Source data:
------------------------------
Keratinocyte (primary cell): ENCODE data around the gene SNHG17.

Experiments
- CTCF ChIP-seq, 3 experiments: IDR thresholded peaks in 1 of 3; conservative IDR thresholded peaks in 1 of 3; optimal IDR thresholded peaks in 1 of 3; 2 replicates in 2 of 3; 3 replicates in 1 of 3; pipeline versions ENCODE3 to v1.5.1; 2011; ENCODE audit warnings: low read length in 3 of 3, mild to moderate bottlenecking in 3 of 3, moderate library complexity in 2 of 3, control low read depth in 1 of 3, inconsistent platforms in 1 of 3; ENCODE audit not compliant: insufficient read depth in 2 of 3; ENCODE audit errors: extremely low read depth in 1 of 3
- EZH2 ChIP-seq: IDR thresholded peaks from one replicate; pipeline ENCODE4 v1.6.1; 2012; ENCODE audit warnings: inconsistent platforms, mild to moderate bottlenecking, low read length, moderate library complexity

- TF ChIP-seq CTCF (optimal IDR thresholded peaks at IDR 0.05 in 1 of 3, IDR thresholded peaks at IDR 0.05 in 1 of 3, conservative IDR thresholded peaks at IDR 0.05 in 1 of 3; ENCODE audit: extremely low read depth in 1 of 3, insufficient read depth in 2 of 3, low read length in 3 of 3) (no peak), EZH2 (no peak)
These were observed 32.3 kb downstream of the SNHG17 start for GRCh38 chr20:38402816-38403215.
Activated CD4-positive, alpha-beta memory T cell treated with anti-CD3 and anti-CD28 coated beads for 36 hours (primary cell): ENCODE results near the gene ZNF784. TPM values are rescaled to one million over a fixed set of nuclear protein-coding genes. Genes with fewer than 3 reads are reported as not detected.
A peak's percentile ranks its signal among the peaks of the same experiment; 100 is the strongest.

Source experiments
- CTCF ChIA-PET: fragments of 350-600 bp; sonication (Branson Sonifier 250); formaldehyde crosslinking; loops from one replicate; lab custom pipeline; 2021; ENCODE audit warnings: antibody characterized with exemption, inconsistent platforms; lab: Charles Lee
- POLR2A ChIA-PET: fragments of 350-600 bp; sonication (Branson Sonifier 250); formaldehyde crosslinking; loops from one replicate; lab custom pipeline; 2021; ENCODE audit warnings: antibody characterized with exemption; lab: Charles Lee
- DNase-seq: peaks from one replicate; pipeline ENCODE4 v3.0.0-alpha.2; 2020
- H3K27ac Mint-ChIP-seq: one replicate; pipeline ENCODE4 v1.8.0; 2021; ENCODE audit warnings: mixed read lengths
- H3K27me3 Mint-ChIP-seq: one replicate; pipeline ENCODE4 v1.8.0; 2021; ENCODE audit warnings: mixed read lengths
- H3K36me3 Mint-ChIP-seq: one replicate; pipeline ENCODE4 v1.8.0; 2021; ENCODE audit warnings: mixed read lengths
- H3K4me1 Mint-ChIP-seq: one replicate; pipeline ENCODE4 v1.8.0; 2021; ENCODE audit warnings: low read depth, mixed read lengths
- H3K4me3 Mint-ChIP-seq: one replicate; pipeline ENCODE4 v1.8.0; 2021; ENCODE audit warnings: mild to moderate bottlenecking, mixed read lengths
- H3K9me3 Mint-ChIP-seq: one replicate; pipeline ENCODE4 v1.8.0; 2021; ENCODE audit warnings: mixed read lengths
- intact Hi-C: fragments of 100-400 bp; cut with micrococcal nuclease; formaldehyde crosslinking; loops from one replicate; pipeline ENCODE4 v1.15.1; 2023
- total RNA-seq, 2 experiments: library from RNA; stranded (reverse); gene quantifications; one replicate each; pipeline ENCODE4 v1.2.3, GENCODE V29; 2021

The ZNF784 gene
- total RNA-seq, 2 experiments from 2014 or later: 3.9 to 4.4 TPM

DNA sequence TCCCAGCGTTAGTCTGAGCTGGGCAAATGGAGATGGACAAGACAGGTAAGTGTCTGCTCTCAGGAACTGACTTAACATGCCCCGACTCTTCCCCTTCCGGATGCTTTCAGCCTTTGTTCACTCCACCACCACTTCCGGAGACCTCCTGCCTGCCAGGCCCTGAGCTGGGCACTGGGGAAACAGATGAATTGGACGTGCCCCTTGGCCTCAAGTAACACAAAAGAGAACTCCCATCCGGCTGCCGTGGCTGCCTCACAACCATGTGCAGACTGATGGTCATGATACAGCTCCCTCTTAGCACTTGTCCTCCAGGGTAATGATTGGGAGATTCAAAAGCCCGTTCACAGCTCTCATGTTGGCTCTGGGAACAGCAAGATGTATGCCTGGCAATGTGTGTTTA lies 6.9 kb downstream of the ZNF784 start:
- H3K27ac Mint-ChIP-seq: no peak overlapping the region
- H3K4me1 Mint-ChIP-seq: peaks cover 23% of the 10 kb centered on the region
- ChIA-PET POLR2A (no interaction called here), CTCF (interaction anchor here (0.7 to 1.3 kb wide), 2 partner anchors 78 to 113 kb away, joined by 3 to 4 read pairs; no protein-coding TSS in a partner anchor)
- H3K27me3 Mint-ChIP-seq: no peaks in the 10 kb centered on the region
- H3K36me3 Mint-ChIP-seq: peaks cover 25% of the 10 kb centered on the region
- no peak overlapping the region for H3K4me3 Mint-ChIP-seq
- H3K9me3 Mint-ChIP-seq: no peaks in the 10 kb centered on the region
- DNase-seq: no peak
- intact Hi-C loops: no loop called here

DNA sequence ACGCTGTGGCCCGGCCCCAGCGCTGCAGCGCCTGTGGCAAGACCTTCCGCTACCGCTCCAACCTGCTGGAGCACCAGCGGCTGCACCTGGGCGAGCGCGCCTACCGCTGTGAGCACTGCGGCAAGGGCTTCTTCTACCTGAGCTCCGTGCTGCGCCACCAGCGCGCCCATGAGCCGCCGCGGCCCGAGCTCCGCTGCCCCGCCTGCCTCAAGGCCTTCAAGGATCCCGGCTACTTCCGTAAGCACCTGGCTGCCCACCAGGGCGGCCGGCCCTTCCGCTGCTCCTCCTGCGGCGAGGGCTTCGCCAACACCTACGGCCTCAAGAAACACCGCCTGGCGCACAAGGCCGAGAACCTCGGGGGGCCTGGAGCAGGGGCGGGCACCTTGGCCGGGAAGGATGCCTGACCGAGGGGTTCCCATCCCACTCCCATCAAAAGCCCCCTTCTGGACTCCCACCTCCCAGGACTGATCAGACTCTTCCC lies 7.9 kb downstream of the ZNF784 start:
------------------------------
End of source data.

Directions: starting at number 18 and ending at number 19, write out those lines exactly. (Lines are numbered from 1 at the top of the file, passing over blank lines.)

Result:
- H3K9me3 Mint-ChIP-seq: one replicate; pipeline ENCODE4 v1.8.0; 2021; ENCODE audit warnings: mixed read lengths
- intact Hi-C: fragments of 100-400 bp; cut with micrococcal nuclease; formaldehyde crosslinking; loops from one replicate; pipeline ENCODE4 v1.15.1; 2023